William Shakespeare Biography
The Wife of William Shakespeare - Anne Hathaway
THE COURTSHIP OF ANNE HATHAWAY AND WILLIAM SHAKESPEARE
The hamlet of Shottery was only a mile from the town of Stratford where William Shakespeare lived with his family. Anne Hathaway would have often visited the town and would have therefore had the opportunity to meet William Shakespeare. At this time Anne would have been 26 and William 18. A considerable age difference, with William Shakespeare still under the age of consent (21). It is apparent that Anne Hathaway became pregnant prior to marriage which would have no doubt caused a scandal for both of the families. Not an auspicious start for a marriage or a perfect choice of a wife for the son of an ambitious family. William Shakespeare's father John, in particular, would not have been pleased at the detrimental effect that the gossip would have had on his own social standing in Stratford. A hasty affair would have been arranged.
ARRANGEMENTS FOR THE WEDDING
From the will of her late father it seems that Anne Hathaway brought a dowry to the marriage. A dowry was an amount of money, goods, and property that the bride would bring to the marriage. It was also referred to as her marriage portion. The arrangements for the wedding of Anne Hathaway and William Shakespeare would have been with the local church. Weddings were always a religious ceremony, conducted by a minister. There were no Registry Office marriages or marriages conducted by a Justice of the Peace. The first stage was Crying the Banns, announcing a couples intention to marry. The same procedure still applies to Church marriages in England today. The intention to marry must be announced in the church three times on three consecutive Sundays or holy days. This allows time for any objections to be raised or pre-contracts to be discovered. Any marriage not published before hand was considered clandestine and illegal. An alternative, faster, route to legalising a ceremony required a marriage bond which acted as security and proof to a bishop that the issue of a marriage licence was lawful with a sworn statement that there were no pre-contracts. The existence of such a marriage bond would require only one reading of the Banns, thus speeding the marriage process.
THE LEGAL DOCUMENTS RELATING TO THE MARRIAGE
The recordings in the Episcopal register at Worcester on November 27th 1582 and November 27th 1582
show that William Shakespeare wanted to marry a girl named Anne. The confusion begins. Both days have different entries.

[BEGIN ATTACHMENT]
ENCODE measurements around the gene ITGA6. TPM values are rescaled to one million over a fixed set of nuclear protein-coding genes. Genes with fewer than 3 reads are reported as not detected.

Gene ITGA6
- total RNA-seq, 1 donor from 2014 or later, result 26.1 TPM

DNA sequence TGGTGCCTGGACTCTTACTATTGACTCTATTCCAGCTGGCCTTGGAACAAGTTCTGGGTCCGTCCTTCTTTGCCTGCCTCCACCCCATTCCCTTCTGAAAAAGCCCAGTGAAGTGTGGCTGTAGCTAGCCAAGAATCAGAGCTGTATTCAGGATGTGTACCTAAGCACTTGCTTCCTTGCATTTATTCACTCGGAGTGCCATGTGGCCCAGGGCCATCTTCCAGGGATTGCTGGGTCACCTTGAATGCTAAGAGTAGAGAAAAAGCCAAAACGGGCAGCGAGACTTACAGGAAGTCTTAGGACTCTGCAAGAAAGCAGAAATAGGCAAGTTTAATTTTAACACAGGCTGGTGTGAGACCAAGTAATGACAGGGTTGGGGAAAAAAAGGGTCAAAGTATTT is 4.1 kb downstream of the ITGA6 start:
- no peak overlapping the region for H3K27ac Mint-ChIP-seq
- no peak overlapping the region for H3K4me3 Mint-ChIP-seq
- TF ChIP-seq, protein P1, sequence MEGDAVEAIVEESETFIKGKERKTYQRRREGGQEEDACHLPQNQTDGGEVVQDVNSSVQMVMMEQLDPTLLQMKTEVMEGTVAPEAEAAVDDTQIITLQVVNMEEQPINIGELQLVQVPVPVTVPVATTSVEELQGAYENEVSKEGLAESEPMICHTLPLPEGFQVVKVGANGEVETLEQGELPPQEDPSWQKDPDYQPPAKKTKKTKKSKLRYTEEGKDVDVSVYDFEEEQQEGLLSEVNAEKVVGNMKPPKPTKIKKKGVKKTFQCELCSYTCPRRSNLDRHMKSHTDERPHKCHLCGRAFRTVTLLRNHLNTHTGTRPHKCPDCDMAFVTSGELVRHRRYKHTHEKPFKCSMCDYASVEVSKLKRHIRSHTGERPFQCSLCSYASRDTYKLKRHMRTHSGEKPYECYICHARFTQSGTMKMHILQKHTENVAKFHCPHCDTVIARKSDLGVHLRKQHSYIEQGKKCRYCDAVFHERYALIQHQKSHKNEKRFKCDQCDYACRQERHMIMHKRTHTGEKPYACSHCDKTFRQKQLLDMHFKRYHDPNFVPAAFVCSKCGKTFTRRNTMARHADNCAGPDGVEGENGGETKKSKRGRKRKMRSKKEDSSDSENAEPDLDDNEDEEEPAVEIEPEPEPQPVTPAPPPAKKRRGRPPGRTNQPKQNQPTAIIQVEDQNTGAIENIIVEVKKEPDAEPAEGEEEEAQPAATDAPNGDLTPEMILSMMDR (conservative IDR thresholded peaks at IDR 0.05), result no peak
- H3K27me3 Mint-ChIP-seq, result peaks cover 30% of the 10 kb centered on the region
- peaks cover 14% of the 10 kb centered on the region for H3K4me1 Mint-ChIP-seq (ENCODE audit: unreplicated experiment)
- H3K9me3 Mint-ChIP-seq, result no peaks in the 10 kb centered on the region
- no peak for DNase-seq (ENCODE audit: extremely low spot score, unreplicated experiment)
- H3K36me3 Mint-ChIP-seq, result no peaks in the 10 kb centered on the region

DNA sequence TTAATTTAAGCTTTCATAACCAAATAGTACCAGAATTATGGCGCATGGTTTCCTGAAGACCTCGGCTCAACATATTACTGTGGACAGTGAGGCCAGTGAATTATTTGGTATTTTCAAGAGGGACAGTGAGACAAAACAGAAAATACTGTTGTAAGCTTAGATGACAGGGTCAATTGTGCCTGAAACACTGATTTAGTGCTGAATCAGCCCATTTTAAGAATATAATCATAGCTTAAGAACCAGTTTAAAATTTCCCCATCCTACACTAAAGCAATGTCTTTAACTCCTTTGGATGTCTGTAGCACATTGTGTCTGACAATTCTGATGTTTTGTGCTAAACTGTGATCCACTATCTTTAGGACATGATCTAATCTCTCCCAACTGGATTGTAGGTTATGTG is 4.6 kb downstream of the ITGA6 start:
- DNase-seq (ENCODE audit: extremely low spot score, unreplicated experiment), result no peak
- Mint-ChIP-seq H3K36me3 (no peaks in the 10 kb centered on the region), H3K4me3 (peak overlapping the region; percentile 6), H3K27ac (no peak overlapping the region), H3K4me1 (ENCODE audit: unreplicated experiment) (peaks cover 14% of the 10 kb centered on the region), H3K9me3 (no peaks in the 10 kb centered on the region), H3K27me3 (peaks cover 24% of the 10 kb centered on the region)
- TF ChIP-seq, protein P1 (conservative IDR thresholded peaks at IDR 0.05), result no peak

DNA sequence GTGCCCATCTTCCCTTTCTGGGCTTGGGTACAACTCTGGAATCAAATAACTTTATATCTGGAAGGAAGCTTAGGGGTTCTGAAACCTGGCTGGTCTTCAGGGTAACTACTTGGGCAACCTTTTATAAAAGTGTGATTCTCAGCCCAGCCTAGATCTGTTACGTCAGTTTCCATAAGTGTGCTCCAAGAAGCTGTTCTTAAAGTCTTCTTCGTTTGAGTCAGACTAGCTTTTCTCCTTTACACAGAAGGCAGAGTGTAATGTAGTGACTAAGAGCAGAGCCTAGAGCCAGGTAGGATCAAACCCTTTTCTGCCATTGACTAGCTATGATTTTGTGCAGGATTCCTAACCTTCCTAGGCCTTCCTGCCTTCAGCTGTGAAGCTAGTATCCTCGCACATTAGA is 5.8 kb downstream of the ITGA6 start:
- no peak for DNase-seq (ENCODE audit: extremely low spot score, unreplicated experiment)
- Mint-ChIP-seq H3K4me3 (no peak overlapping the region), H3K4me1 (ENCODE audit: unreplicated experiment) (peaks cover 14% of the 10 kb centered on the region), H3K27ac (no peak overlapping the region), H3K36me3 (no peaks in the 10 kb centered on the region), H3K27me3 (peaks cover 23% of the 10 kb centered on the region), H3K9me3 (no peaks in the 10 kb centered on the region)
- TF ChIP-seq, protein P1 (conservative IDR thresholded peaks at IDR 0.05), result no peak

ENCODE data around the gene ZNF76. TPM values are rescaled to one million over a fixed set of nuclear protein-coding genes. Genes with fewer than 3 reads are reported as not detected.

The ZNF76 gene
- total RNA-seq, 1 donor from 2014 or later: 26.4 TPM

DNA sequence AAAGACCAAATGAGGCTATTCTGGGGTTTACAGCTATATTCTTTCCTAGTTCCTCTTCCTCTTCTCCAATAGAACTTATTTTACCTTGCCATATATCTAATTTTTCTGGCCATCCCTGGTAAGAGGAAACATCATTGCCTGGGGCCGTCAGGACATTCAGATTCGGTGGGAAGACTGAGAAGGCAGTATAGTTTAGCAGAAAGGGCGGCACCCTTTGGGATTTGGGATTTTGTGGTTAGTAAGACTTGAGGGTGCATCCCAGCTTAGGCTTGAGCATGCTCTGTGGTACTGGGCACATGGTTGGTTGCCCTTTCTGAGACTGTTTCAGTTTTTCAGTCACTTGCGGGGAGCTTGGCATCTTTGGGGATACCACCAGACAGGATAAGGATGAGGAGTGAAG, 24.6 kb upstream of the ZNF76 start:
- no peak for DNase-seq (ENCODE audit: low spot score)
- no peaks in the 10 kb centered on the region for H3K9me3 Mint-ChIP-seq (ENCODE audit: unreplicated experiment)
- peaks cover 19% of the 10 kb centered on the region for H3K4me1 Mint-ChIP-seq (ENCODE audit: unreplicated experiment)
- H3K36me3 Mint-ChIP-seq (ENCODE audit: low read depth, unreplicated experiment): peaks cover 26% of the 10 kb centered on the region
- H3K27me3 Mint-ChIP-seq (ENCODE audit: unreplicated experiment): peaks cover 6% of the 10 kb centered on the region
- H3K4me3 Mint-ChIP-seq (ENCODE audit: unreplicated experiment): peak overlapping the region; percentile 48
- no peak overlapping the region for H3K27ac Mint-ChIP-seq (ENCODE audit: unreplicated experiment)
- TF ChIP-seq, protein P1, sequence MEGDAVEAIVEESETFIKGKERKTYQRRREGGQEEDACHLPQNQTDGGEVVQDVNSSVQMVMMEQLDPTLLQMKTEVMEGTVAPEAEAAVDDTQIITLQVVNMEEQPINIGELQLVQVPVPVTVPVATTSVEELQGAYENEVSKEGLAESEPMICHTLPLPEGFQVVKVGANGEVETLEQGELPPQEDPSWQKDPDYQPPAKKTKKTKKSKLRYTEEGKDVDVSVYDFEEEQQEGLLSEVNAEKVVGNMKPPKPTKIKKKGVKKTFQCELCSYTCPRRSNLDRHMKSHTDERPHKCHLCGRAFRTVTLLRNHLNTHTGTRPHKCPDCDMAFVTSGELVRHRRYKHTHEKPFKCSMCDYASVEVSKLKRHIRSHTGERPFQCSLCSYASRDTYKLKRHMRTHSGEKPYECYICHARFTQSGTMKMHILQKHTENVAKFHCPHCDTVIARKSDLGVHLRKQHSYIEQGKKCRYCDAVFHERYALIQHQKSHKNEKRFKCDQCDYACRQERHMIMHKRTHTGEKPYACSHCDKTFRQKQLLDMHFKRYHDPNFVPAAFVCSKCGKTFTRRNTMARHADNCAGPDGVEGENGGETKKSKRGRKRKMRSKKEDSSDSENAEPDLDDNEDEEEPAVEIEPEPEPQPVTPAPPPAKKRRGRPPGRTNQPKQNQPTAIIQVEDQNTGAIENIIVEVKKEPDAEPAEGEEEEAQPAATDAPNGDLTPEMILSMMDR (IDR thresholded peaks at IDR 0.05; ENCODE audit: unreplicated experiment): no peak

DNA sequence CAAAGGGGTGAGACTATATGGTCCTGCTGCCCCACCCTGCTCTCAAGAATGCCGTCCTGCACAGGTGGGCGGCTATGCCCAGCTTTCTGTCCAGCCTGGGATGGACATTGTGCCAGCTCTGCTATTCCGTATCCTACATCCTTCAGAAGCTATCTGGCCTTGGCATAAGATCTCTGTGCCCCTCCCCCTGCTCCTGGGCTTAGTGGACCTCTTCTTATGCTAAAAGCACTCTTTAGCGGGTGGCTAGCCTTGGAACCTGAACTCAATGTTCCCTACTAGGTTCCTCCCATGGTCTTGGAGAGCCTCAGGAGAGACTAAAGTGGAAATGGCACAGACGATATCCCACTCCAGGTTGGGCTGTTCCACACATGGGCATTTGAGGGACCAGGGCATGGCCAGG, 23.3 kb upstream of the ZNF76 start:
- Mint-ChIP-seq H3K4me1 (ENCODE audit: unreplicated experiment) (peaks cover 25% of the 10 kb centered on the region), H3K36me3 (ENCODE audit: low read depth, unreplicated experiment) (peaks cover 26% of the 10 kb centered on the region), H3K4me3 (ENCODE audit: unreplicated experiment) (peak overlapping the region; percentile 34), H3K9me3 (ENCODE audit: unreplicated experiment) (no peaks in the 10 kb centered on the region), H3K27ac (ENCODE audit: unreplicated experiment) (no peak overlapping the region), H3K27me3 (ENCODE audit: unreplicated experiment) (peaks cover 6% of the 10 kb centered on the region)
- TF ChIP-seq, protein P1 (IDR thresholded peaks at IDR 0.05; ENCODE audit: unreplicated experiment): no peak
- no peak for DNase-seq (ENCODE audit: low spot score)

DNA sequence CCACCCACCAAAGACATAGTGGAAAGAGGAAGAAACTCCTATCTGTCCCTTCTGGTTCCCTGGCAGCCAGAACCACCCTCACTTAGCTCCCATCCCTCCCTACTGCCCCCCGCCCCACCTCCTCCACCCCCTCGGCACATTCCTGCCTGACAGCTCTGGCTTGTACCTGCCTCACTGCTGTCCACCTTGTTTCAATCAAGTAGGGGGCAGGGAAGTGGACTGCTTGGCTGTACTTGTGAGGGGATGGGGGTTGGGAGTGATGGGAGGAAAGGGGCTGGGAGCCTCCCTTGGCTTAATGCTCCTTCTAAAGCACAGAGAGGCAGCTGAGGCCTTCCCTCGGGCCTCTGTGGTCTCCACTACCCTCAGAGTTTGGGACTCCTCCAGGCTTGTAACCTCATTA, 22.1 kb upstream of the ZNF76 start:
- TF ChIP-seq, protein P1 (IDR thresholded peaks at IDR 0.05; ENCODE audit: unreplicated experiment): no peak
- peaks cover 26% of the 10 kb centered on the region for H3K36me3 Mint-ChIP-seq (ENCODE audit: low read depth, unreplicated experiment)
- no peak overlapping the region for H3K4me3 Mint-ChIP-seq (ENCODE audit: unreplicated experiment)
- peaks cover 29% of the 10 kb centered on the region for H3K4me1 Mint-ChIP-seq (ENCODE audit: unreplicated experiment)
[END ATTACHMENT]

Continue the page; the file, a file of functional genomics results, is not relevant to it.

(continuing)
November 27th 1582 the issue of a marriage license to one Wm Shakespeare stating the following:
Anno Domini 1582...Novembris...27 die eiusdem mensis. Item eodem die supradicto
emanavit Licentia inter Wm Shaxpere et Annam Whateley de Temple Grafton.
On 28 November, 1582, two husbandmen of Stratford, named Sandells and Richardson, became sureties for £40 in the consistory court of Worcester to free the bishop from liability in case of lawful impediment, by pre-contract or consanguinity, to the marriage of “William Shagspeare and Anne Hathwey” which might proceed hereupon with only one publication of banns. The episcopal register records the marriage bond granted to one Wm Shakespeare stating that the condition of this obligation is such that if hereafter there shall not appear any lawful let, or impediment by reason, of any precontract, consanguinity, affinity or by any other lawful means whatsoever, that William Shagspere and Anne Hathwey may lawfully solemnize matrimony together...
The documents apparently refer to two different women; Anne Whateley of Temple Grafton and Anne Hathwey of Stratford. The interpretation of these documents have led to all sorts of speculation. Was Shakespeare involved with two women, both called by the same first name? Did he intend to marry Miss Whateley but as soon as the license was issued did Anne Hathaway intervene saying that she was pregnant? Did he really love Miss Whateley but was forced to marry Miss Hathwey due to her pregnancy? Or was the name simply entered incorrectly on the first document? Or was she in fact a widow and therefore known by either Whateley or Hathwey ( Hathaway ) by local people?
There is no way that this mystery can be solved. We know that the documents exist. We also know that as William Shakespeare was under the age of consent that his father would have had to agree to the marriage. We know that the marriage bond via the Bishop, John Whitgift, would have enabled Anne and William to marry more quickly than the conventional route via the Reading of the Banns over a three week period. And we of course know that William Shakespeare married Anne Hathaway and took her as his wife.